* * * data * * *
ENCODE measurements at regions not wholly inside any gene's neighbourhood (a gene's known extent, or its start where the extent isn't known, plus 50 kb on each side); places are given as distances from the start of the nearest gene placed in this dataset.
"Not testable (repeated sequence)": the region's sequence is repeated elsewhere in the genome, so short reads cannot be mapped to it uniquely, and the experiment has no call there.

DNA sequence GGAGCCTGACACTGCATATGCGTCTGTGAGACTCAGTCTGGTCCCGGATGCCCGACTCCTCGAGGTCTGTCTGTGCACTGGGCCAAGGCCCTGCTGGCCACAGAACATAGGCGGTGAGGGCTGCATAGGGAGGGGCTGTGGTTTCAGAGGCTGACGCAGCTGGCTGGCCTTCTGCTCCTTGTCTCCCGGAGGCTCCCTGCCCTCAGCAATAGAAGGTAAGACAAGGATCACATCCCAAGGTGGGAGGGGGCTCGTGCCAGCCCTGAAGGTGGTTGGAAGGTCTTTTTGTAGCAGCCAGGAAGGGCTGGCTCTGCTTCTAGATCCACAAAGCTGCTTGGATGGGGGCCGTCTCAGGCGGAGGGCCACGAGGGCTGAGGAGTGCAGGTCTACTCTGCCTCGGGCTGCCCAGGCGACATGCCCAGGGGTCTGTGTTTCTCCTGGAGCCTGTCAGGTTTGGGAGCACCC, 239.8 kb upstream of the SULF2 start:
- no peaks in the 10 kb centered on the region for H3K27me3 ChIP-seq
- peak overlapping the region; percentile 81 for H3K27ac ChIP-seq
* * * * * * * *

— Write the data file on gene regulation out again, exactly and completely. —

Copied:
ENCODE measurements at regions not wholly inside any gene's neighbourhood (a gene's known extent, or its start where the extent isn't known, plus 50 kb on each side); places are given as distances from the start of the nearest gene placed in this dataset.
"Not testable (repeated sequence)": the region's sequence is repeated elsewhere in the genome, so short reads cannot be mapped to it uniquely, and the experiment has no call there.

DNA sequence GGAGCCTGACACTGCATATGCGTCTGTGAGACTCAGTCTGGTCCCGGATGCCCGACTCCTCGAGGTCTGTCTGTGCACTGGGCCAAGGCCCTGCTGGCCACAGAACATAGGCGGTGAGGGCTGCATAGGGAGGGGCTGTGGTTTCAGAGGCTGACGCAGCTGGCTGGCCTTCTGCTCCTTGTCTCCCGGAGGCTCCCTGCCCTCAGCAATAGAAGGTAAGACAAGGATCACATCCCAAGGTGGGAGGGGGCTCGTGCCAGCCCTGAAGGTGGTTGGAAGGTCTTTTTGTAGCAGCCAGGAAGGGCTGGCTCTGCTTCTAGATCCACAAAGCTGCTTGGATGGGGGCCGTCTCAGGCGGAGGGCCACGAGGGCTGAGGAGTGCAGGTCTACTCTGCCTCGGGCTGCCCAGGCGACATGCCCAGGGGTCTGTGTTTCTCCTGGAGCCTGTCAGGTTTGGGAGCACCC, 239.8 kb upstream of the SULF2 start:
- no peaks in the 10 kb centered on the region for H3K27me3 ChIP-seq
- peak overlapping the region; percentile 81 for H3K27ac ChIP-seq